Apple iTunes' days are reportedly numbered, with chief executive Tim Cook looking to announce the retirement of the revolutionary multimedia software next week.
iTunes, the media player and store that led the way in popularising mp3 downloads and the digital storage of music, was launched in 2001.
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However, it has recently been garnering criticism for moving away from its original music-based purpose and into films, television, games, podcasts, ebooks, and other features.
Now it looks to be killed off, with Bloomberg reporting that its retirement will be announced at the Worldwide Developers Conference in San Jose, California on Monday (local time).
Apple will reportedly replace it with three apps - Music, TV, and Podcasts - for Mac, similar to its decentralised strategy on its iOS devices. It's unknown what will happen to movie downloading.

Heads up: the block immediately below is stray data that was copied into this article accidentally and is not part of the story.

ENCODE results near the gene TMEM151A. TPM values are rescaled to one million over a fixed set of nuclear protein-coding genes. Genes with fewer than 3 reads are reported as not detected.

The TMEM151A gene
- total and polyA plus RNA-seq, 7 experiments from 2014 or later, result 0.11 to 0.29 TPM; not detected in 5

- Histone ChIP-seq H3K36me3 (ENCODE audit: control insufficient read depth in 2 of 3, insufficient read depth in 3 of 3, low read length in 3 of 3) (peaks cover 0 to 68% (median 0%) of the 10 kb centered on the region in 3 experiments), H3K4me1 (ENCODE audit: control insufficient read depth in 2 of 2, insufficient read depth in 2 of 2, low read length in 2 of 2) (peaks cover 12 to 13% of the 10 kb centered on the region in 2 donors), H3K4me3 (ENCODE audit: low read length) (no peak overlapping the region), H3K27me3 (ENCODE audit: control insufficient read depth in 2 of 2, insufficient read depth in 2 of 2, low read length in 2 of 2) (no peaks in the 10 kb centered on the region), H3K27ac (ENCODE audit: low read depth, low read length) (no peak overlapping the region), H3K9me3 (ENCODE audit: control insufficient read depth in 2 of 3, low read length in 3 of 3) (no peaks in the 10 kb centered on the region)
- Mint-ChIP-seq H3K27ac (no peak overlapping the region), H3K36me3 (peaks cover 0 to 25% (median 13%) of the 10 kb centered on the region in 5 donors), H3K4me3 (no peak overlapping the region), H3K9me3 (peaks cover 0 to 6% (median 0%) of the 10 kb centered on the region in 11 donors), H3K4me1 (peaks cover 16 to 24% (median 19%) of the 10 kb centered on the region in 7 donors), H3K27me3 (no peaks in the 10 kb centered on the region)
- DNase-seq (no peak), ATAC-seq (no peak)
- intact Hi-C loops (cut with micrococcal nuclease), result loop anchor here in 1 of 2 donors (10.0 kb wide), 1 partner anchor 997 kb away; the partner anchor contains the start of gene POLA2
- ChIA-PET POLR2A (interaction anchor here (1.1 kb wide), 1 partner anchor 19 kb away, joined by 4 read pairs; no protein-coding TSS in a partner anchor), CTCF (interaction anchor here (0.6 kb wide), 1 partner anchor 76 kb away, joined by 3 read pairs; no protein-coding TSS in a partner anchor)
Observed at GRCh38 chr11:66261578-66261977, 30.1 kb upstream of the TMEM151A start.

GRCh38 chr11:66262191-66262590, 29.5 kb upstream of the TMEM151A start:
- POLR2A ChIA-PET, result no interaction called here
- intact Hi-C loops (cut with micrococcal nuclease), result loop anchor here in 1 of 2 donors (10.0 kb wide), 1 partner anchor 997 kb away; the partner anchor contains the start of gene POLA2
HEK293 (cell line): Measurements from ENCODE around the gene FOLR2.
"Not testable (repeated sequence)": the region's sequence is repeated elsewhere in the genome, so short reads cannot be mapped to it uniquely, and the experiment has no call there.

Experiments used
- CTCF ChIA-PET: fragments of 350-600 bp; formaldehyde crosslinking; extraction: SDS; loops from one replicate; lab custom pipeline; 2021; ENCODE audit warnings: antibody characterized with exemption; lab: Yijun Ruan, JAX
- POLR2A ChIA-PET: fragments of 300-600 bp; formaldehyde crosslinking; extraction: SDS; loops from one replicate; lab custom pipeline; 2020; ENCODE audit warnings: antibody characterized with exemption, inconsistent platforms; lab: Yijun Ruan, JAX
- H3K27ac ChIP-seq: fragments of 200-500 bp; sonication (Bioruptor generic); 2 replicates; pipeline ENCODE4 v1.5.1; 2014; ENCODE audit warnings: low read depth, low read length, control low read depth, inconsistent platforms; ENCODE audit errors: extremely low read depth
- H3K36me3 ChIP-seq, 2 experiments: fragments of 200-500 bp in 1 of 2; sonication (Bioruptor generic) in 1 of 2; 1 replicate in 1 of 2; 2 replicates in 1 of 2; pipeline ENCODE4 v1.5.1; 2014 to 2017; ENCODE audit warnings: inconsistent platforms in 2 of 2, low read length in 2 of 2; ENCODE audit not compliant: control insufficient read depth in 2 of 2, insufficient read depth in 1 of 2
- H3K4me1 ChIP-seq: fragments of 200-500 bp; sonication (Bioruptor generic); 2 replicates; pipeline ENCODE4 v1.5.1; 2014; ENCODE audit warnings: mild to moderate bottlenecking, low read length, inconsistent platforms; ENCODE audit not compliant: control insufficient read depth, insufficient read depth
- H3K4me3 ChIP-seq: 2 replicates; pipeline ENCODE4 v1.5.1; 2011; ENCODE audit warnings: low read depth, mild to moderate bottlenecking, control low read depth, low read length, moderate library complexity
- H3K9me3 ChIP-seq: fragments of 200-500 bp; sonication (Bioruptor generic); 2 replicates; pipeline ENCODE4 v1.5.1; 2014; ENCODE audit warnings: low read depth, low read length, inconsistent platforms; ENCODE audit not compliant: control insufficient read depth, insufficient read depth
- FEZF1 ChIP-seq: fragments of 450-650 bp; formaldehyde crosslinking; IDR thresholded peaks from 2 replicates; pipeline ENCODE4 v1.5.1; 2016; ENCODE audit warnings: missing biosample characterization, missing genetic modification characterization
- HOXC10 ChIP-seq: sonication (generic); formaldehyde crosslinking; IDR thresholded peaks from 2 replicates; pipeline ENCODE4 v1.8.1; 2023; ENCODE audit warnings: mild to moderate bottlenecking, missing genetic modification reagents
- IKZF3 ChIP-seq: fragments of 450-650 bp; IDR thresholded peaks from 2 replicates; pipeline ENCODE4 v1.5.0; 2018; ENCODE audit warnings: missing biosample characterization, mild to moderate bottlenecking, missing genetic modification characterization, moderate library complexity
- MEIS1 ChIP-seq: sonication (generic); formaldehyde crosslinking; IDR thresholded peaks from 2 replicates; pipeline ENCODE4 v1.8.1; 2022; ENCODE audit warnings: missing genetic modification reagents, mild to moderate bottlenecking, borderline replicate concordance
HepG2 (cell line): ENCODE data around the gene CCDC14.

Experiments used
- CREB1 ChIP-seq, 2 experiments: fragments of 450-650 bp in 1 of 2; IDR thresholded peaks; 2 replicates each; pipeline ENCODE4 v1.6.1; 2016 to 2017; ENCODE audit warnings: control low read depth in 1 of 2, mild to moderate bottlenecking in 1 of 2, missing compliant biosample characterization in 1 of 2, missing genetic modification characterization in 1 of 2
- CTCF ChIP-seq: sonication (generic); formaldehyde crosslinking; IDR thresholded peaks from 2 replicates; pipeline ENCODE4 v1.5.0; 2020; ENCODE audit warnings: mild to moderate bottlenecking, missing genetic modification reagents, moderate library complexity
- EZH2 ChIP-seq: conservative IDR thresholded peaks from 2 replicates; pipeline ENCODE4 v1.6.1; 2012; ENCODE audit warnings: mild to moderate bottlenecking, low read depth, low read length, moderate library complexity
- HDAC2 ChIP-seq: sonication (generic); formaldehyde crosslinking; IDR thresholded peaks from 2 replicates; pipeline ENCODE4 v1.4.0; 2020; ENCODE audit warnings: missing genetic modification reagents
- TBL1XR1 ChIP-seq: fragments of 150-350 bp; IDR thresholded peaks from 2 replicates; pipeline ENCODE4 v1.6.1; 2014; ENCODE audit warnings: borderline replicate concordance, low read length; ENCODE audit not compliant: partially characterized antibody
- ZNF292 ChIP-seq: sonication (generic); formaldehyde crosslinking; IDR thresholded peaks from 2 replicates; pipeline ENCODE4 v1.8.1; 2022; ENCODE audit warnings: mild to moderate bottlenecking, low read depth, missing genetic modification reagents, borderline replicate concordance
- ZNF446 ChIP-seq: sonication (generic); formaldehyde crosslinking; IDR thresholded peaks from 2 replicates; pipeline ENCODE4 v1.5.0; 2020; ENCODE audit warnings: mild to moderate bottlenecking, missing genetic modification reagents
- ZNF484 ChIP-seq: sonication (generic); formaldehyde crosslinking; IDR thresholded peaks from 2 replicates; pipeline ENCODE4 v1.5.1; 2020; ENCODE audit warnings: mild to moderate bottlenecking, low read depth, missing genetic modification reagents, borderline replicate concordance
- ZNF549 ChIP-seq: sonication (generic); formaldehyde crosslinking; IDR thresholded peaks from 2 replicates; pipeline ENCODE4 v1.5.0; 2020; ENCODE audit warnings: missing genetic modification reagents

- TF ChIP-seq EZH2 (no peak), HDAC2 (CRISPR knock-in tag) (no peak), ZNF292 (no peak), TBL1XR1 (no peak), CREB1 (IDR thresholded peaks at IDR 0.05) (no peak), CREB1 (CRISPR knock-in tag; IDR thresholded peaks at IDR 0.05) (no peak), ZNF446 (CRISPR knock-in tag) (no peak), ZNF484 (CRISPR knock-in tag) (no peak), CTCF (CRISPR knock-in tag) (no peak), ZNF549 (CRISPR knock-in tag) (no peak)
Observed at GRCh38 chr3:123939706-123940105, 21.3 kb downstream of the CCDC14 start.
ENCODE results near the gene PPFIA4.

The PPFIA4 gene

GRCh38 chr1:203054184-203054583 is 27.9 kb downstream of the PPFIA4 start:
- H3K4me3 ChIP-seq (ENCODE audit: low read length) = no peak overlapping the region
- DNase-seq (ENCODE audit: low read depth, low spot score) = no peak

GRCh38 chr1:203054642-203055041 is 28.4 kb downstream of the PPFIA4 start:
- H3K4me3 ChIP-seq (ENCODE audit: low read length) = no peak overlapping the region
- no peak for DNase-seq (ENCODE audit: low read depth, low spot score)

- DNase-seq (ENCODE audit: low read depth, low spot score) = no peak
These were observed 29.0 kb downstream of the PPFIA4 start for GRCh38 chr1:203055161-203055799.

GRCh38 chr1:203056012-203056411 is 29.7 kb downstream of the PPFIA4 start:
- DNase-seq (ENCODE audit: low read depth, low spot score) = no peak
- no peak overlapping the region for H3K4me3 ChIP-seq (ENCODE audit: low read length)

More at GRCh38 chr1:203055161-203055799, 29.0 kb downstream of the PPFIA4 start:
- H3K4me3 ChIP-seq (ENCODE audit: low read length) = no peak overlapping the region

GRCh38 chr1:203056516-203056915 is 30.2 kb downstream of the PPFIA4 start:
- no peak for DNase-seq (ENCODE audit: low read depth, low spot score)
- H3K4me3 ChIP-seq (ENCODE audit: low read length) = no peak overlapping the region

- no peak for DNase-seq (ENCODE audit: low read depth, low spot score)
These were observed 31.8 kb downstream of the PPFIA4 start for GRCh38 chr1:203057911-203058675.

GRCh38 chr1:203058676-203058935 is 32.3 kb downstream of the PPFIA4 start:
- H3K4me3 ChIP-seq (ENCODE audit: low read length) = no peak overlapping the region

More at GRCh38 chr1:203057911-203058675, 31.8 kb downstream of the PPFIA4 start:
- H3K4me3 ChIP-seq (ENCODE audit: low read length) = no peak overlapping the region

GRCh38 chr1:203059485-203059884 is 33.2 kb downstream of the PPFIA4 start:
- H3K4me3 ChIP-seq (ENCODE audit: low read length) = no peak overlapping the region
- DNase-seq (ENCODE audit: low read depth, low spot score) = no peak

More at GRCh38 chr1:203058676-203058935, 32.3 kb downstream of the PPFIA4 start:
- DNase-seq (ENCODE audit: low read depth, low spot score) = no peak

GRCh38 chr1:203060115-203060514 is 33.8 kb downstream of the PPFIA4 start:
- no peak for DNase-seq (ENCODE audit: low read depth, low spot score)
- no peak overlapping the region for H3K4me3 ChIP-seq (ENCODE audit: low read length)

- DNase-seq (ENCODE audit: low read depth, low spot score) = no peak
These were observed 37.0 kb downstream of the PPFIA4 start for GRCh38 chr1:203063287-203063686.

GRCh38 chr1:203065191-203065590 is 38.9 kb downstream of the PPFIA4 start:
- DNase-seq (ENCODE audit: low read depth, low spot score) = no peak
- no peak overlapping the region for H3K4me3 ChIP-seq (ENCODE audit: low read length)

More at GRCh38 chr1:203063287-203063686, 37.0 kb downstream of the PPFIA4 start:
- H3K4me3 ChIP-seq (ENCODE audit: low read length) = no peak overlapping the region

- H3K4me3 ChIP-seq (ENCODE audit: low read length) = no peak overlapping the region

The Music app will take over for most of iTunes features, though as streaming becomes more popular, it has been speculated Apple will end mp3 downloads and focus only on its AppleMusic subscription services.
iTunes has been struggling to keep music downloads popular. In 2018, the RIAA said streaming accounts for 75 percent of the United States music industry's revenue.
The future of backing up and syncing devices, which iTunes allows, is also up in the air after Bloomberg's report. It's believed the new apps will take over some of those features as well, but Apple could also move towards cloud-only backup with its iCloud system.